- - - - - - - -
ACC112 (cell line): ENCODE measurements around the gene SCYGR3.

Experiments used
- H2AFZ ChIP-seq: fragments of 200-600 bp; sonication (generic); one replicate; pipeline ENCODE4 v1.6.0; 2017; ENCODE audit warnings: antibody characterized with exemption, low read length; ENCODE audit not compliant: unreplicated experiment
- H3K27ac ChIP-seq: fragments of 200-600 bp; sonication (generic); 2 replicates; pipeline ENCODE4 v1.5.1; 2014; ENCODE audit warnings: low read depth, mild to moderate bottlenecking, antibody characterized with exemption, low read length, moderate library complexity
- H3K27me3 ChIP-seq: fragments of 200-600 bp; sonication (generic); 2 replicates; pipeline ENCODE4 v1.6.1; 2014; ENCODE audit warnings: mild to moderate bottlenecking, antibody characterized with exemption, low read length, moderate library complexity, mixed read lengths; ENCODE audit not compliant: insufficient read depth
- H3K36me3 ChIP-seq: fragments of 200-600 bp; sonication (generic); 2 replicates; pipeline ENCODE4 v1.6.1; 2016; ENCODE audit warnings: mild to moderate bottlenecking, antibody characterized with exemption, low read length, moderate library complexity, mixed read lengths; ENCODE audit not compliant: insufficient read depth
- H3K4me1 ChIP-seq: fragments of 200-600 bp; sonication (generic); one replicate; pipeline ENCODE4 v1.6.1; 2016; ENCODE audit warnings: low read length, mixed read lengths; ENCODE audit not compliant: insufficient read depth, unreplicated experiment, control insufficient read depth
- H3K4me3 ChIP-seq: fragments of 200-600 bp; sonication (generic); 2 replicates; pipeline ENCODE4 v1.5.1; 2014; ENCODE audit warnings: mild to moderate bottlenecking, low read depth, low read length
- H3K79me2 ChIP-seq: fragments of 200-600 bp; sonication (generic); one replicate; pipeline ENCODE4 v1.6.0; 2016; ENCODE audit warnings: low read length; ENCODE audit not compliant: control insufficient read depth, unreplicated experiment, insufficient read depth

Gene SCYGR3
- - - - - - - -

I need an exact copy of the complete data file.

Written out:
ACC112 (cell line): ENCODE measurements around the gene SCYGR3.

Experiments used
- H2AFZ ChIP-seq: fragments of 200-600 bp; sonication (generic); one replicate; pipeline ENCODE4 v1.6.0; 2017; ENCODE audit warnings: antibody characterized with exemption, low read length; ENCODE audit not compliant: unreplicated experiment
- H3K27ac ChIP-seq: fragments of 200-600 bp; sonication (generic); 2 replicates; pipeline ENCODE4 v1.5.1; 2014; ENCODE audit warnings: low read depth, mild to moderate bottlenecking, antibody characterized with exemption, low read length, moderate library complexity
- H3K27me3 ChIP-seq: fragments of 200-600 bp; sonication (generic); 2 replicates; pipeline ENCODE4 v1.6.1; 2014; ENCODE audit warnings: mild to moderate bottlenecking, antibody characterized with exemption, low read length, moderate library complexity, mixed read lengths; ENCODE audit not compliant: insufficient read depth
- H3K36me3 ChIP-seq: fragments of 200-600 bp; sonication (generic); 2 replicates; pipeline ENCODE4 v1.6.1; 2016; ENCODE audit warnings: mild to moderate bottlenecking, antibody characterized with exemption, low read length, moderate library complexity, mixed read lengths; ENCODE audit not compliant: insufficient read depth
- H3K4me1 ChIP-seq: fragments of 200-600 bp; sonication (generic); one replicate; pipeline ENCODE4 v1.6.1; 2016; ENCODE audit warnings: low read length, mixed read lengths; ENCODE audit not compliant: insufficient read depth, unreplicated experiment, control insufficient read depth
- H3K4me3 ChIP-seq: fragments of 200-600 bp; sonication (generic); 2 replicates; pipeline ENCODE4 v1.5.1; 2014; ENCODE audit warnings: mild to moderate bottlenecking, low read depth, low read length
- H3K79me2 ChIP-seq: fragments of 200-600 bp; sonication (generic); one replicate; pipeline ENCODE4 v1.6.0; 2016; ENCODE audit warnings: low read length; ENCODE audit not compliant: control insufficient read depth, unreplicated experiment, insufficient read depth

Gene SCYGR3